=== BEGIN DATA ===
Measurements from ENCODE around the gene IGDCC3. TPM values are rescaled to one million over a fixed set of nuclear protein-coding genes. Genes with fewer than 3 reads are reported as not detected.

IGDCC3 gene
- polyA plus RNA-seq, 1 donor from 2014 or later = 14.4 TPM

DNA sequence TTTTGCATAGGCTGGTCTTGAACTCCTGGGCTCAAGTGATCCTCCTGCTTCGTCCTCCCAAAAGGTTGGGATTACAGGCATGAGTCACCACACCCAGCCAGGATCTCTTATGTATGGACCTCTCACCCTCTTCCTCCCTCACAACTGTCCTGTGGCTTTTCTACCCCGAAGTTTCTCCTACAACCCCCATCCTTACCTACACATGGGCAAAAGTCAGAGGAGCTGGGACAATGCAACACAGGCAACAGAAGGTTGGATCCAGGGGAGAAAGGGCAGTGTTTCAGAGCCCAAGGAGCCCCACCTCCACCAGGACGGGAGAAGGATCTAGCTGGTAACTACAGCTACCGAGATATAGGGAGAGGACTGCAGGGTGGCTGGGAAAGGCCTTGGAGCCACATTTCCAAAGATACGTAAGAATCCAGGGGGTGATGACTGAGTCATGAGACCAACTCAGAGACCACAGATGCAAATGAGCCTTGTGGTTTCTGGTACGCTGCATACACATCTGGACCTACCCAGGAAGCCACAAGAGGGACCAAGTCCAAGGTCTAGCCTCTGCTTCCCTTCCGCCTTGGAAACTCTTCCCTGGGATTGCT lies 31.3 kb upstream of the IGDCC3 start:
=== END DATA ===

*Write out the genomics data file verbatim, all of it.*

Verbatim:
Measurements from ENCODE around the gene IGDCC3. TPM values are rescaled to one million over a fixed set of nuclear protein-coding genes. Genes with fewer than 3 reads are reported as not detected.

IGDCC3 gene
- polyA plus RNA-seq, 1 donor from 2014 or later = 14.4 TPM

DNA sequence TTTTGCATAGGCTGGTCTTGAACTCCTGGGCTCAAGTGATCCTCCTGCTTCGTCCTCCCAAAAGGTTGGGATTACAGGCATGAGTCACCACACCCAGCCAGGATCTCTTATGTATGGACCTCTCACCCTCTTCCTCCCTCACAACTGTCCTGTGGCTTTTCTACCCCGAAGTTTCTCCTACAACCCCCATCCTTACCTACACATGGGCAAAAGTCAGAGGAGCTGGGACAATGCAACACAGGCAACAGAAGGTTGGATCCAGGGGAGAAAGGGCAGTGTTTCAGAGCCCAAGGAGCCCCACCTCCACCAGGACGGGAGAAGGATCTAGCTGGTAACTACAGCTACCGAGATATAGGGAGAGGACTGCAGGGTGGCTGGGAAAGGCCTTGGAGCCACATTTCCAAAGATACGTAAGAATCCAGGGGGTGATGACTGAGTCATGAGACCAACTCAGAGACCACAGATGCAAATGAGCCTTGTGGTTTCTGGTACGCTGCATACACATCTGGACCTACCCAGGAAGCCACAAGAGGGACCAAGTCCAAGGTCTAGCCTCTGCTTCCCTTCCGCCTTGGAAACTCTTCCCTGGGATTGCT lies 31.3 kb upstream of the IGDCC3 start: